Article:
UFC 155: Will the UFC Heavyweight Division Ever Have a Dominant Champion?

Matt Juul@@MattchidaMMAContributor IIIDecember 31, 2012

Dec 29, 2012; Las Vegas, NV, USA; Cain Velasquez attends post fight press conference following UFC 155 at the MGM Grand Garden Arena. Mandatory Credit: Gary A. Vasquez-USA TODAY Sports
Gary A. Vasquez-USA TODAY Sports

When Cain Velasquez's hand was raised at UFC 155, it marked the seventeenth time that the heavyweight belt has changed hands since its inception at UFC 12.

For five full rounds, Velasquez dominated Junior dos Santos, constantly taking him down and lighting him up with combinations in order to regain mixed martial arts' most coveted piece of hardware.  But as we've seen over the years, keeping the belt is a lot harder than getting it.

Unlike some of the other weight classes, the heavyweight division has never really had that dominant, reigning champion.  The middleweights have Anderson Silva, the welterweights have Georges St-Pierre and now the 205ers have Jon Jones, but the big guys don't really have that guy.

Dos Santos seemed to be that invincible force following his utter destruction of Frank Mir at UFC 146, but Velasquez blew that notion out of the water Saturday night.  And the current champ knows all too well how quickly that title of the baddest man in combat sports can be taken away.

It would take an almost Herculean effort for a UFC heavyweight champion to keep the title when you take into account that every hardest hitting and most skilled fighters in the world are all vying to knock you out.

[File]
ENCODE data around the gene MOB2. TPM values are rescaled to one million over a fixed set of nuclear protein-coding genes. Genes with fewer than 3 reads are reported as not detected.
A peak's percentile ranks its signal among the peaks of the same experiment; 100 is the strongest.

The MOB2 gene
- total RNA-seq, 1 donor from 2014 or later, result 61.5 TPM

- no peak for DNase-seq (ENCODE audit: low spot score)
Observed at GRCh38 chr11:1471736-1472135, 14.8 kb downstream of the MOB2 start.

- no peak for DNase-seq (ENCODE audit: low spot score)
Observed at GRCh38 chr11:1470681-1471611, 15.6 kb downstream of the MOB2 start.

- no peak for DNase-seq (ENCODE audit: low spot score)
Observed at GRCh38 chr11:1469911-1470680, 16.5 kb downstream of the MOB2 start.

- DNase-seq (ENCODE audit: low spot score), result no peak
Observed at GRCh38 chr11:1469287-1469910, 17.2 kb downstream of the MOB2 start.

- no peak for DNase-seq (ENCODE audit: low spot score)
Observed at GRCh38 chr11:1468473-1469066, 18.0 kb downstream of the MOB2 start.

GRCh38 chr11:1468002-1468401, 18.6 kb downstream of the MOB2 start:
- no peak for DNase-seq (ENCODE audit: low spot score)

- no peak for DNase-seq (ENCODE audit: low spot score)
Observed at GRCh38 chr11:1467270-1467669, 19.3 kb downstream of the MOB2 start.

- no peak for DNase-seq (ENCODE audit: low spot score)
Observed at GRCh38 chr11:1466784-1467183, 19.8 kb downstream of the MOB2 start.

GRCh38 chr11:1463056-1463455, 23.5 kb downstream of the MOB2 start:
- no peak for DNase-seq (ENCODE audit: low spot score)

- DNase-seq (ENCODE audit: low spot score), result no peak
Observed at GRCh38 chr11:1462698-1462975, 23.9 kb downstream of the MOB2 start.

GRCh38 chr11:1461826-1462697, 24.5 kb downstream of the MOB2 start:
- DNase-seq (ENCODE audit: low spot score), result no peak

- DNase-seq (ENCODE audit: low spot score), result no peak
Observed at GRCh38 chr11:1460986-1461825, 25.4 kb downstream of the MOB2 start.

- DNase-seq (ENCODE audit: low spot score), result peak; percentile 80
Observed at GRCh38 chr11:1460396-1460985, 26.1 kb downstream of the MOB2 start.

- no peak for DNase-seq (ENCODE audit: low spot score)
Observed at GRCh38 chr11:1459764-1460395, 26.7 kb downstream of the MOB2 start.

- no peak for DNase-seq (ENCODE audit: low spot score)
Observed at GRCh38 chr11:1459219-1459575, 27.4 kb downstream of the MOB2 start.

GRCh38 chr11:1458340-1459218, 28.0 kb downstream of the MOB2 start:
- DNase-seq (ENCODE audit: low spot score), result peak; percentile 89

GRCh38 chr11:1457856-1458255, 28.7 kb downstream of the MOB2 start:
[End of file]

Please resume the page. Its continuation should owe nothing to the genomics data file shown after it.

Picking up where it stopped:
Getting to the level of a championship MMA fighter already requires an immense amount of athleticism and having the well-rounded skillset to deal with an array of precarious situations.  But when you have all these skills and add in the size and power of the heavyweights, the chance of either fighter landing that one-punch knockout goes up immensely.

Take the current champ, for example.  He has a fine-tuned skill set, is well-rounded in all the aspects of the game and is a natural athlete with freakish cardio.  Even he's susceptible to that KO punch.

Or, for instance, the Gabriel Gonzaga and Mirko Cro Cop fight.  The Pride legend was clearly the better technical striker, but when that shin hit his face, the amount of power behind, which is obviously way more than smaller fighters, was just too much to bear.

These guys are just really big and strong, so if they are lucky enough to connect with a punch or kick, it's not likely that the receiver will stay conscious.

And that's why it's so hard to stay the heavyweight champ.  No fighter can stop every single strike from landing, so when it's a big guy, you better watch out.

Some guys can just take shots: the Roy Nelsons and dos Santoses of the world.  In that case, it's back to the technical matchup.  "Cigano" simply didn't have the right game plan and was just outworked, outwrestled and even outstruck.  Velasquez was just the overall better fighter and one again displayed the skill set of a champ.

As MMA keeps evolving, it will be even harder for a heavyweight to dominate the division because the level of athleticism and skill will just keep getting higher with that one-punch KO always looming in the background.

Who knows if we will ever see an Anderson Silva-like champion in the heavyweight division.  Jon Jones, should he move up, may be the man, as he has a skill set that's probably better than anyone in that weight class right now.  But we'll have to see him take some punches from the big boys in order to see if Jones has the chin for it.


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